In an interview in Thursday’s Financial Times, the Prefect of the Secretariat for the Economy stepped out of line. It was a brave thing to do: Cardinal Pell’s wholesale reform of the Vatican’s finances is making him plenty of enemies as it is, and now he’s even more vulnerable to attack. Why take the risk? Because, I suspect, Cardinal Pell considers Laudato Si’ to be the most ill-judged encyclical of modern times. --Damian Thompson, The Spectator, 18 July 2015
 
 
So, where’s the warming? Robin Pittwood at the New Zealand Kiwi Thinker has posted an update on the climate bet for charity that NoTricksZone and its readers entered with a gaggle of global warmists, among them Dana Nuccitelli and Rob Honeycutt. So far we are 4.5 years into the current decade and Robin tells us that it is running cooler using RSS and UAH satellite data, which Messieurs Honeycutt and Nuccitelli agreed to use. Awhile back in comic fashion devout anthropogenic global warming believer  William Connelly even demanded the terms of the bet be changed. So clearly we see panic setting in. --Pierre Gosselin, No Tricks Zone, 19 July 2015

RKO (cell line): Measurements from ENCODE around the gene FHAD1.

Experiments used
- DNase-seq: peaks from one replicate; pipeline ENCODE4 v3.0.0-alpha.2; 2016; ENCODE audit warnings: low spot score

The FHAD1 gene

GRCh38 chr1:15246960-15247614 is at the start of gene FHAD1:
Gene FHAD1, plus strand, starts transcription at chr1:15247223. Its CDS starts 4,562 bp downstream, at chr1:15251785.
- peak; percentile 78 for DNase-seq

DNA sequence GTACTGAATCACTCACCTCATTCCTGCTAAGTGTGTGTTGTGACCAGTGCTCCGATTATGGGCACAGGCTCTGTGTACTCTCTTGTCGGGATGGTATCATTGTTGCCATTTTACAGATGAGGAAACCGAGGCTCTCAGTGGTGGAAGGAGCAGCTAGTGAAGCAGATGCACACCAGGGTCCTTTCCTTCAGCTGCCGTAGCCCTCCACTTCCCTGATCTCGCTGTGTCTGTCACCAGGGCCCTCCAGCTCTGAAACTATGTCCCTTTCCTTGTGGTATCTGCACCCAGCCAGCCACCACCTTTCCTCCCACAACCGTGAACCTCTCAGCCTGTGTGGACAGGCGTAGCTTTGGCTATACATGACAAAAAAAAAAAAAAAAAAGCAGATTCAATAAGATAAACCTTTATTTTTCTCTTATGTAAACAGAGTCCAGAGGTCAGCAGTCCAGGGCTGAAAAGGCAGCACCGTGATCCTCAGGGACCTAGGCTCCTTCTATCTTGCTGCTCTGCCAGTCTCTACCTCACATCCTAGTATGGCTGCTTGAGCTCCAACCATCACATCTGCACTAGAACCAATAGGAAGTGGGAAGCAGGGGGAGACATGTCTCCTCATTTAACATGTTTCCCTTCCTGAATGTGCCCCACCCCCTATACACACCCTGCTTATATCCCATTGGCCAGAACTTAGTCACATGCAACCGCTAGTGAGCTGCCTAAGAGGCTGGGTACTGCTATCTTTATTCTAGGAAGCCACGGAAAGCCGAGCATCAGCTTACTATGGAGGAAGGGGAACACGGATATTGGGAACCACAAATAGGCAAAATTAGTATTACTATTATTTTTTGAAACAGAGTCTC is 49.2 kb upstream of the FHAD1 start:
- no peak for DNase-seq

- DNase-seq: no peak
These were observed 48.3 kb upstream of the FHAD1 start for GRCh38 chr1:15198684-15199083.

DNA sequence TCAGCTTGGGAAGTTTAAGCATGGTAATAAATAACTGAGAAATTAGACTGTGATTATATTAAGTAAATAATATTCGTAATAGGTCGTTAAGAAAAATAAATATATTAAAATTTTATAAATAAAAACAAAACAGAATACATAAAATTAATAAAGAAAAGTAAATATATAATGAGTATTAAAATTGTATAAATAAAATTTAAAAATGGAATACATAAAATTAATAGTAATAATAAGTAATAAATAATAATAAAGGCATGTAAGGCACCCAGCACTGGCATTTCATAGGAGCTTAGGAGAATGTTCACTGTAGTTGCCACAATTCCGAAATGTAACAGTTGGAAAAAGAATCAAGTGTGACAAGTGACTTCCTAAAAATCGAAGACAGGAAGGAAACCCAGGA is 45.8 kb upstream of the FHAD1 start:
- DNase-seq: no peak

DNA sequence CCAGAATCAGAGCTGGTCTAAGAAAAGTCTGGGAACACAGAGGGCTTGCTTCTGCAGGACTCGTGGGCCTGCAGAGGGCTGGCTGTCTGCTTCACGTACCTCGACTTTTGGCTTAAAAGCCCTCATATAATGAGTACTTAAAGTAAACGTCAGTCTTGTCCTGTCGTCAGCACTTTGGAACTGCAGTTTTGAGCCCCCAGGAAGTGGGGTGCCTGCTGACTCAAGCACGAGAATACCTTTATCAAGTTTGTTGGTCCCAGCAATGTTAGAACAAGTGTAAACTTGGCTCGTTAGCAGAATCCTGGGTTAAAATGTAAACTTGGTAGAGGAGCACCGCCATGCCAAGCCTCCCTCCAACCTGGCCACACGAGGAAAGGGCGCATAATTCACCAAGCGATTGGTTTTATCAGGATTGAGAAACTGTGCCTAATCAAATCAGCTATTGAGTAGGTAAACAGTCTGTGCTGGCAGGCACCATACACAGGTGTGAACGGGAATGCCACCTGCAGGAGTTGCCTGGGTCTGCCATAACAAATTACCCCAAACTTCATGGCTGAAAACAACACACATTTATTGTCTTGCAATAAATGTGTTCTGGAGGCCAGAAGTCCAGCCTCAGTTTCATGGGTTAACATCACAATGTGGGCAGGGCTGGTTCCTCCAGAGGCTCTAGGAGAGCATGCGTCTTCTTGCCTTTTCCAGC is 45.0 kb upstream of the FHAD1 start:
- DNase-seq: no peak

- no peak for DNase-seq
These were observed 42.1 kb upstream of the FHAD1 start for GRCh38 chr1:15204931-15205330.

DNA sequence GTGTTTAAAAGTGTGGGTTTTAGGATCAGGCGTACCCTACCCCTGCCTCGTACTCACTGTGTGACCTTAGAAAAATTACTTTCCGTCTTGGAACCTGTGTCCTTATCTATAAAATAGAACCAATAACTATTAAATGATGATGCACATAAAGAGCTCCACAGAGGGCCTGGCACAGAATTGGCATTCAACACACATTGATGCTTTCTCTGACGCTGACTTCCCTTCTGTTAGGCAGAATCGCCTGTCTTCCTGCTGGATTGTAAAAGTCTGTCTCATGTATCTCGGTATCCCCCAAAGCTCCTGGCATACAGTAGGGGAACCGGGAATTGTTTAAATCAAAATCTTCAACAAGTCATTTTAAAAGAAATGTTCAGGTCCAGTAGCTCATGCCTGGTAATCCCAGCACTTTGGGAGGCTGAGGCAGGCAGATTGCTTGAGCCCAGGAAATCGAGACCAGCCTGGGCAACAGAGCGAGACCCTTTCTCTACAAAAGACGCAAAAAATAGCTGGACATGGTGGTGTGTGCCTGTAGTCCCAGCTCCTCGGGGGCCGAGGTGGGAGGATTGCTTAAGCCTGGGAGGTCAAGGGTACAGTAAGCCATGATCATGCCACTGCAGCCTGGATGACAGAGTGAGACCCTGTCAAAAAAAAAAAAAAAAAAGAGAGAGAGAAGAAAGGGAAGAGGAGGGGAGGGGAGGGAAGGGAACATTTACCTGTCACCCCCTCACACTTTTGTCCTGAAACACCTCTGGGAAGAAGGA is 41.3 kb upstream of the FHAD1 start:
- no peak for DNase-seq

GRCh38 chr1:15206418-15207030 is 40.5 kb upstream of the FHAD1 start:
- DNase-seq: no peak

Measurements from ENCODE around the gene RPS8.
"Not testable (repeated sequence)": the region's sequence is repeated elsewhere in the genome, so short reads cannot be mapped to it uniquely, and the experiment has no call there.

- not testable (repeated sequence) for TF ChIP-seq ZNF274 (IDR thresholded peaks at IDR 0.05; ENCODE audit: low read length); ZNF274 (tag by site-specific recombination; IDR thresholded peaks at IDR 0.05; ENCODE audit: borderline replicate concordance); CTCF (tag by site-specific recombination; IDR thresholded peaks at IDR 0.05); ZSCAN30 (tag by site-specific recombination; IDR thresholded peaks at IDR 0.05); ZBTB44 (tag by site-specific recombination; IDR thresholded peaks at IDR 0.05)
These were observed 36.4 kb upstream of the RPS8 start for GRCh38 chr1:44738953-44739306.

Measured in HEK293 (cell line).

1) Britain’s Green Energy Subsidies Face The Axe
The Sunday Telegraph, 19 July 2015
 
Tim Ross
 
Subsidies for new wind farms and solar power plants are set to be cut as ministers move to protect millions of families from rising energy bills.

 
 
 
The government is expected to announce the decision this week, after official figures revealed that so-called “green” energy schemes will require £1.5 billion more in subsidies – paid for by customers – than originally planned.